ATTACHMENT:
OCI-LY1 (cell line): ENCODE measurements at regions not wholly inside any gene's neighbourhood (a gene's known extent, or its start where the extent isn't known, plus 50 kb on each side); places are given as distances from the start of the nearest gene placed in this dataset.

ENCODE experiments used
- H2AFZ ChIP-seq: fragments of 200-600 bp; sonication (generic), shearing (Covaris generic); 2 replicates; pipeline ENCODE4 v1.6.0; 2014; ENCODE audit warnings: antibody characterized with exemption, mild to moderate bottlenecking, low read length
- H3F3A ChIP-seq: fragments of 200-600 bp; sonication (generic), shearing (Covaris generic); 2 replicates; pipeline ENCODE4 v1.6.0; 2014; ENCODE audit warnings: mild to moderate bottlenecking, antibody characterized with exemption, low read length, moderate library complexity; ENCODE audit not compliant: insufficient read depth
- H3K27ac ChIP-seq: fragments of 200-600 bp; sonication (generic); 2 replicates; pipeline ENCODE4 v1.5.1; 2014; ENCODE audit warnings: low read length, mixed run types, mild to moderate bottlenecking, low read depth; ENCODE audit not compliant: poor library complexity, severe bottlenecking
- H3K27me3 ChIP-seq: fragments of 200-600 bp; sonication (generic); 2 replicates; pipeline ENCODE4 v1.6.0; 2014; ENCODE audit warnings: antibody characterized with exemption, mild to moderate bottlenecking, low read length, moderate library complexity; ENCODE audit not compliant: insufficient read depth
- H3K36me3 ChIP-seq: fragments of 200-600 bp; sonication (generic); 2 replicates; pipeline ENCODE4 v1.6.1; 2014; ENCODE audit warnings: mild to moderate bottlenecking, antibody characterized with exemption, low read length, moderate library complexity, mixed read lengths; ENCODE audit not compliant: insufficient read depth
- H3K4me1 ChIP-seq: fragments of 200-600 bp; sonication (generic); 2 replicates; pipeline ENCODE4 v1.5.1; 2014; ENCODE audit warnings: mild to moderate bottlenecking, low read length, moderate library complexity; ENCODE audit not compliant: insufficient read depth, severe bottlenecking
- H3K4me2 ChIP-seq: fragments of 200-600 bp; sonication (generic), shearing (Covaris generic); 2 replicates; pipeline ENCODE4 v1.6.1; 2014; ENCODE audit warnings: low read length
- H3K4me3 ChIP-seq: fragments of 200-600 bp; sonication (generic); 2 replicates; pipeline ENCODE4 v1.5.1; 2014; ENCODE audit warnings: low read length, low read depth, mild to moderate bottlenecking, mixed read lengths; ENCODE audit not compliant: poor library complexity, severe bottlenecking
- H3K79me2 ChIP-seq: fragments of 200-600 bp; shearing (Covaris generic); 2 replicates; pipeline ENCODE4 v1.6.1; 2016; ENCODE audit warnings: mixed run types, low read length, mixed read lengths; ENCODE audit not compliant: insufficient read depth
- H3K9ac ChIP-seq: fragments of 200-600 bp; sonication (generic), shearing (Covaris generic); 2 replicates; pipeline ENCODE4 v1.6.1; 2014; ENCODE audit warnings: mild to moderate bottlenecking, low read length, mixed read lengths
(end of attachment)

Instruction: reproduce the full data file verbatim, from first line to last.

OCI-LY1 (cell line): ENCODE measurements at regions not wholly inside any gene's neighbourhood (a gene's known extent, or its start where the extent isn't known, plus 50 kb on each side); places are given as distances from the start of the nearest gene placed in this dataset.

ENCODE experiments used
- H2AFZ ChIP-seq: fragments of 200-600 bp; sonication (generic), shearing (Covaris generic); 2 replicates; pipeline ENCODE4 v1.6.0; 2014; ENCODE audit warnings: antibody characterized with exemption, mild to moderate bottlenecking, low read length
- H3F3A ChIP-seq: fragments of 200-600 bp; sonication (generic), shearing (Covaris generic); 2 replicates; pipeline ENCODE4 v1.6.0; 2014; ENCODE audit warnings: mild to moderate bottlenecking, antibody characterized with exemption, low read length, moderate library complexity; ENCODE audit not compliant: insufficient read depth
- H3K27ac ChIP-seq: fragments of 200-600 bp; sonication (generic); 2 replicates; pipeline ENCODE4 v1.5.1; 2014; ENCODE audit warnings: low read length, mixed run types, mild to moderate bottlenecking, low read depth; ENCODE audit not compliant: poor library complexity, severe bottlenecking
- H3K27me3 ChIP-seq: fragments of 200-600 bp; sonication (generic); 2 replicates; pipeline ENCODE4 v1.6.0; 2014; ENCODE audit warnings: antibody characterized with exemption, mild to moderate bottlenecking, low read length, moderate library complexity; ENCODE audit not compliant: insufficient read depth
- H3K36me3 ChIP-seq: fragments of 200-600 bp; sonication (generic); 2 replicates; pipeline ENCODE4 v1.6.1; 2014; ENCODE audit warnings: mild to moderate bottlenecking, antibody characterized with exemption, low read length, moderate library complexity, mixed read lengths; ENCODE audit not compliant: insufficient read depth
- H3K4me1 ChIP-seq: fragments of 200-600 bp; sonication (generic); 2 replicates; pipeline ENCODE4 v1.5.1; 2014; ENCODE audit warnings: mild to moderate bottlenecking, low read length, moderate library complexity; ENCODE audit not compliant: insufficient read depth, severe bottlenecking
- H3K4me2 ChIP-seq: fragments of 200-600 bp; sonication (generic), shearing (Covaris generic); 2 replicates; pipeline ENCODE4 v1.6.1; 2014; ENCODE audit warnings: low read length
- H3K4me3 ChIP-seq: fragments of 200-600 bp; sonication (generic); 2 replicates; pipeline ENCODE4 v1.5.1; 2014; ENCODE audit warnings: low read length, low read depth, mild to moderate bottlenecking, mixed read lengths; ENCODE audit not compliant: poor library complexity, severe bottlenecking
- H3K79me2 ChIP-seq: fragments of 200-600 bp; shearing (Covaris generic); 2 replicates; pipeline ENCODE4 v1.6.1; 2016; ENCODE audit warnings: mixed run types, low read length, mixed read lengths; ENCODE audit not compliant: insufficient read depth
- H3K9ac ChIP-seq: fragments of 200-600 bp; sonication (generic), shearing (Covaris generic); 2 replicates; pipeline ENCODE4 v1.6.1; 2014; ENCODE audit warnings: mild to moderate bottlenecking, low read length, mixed read lengths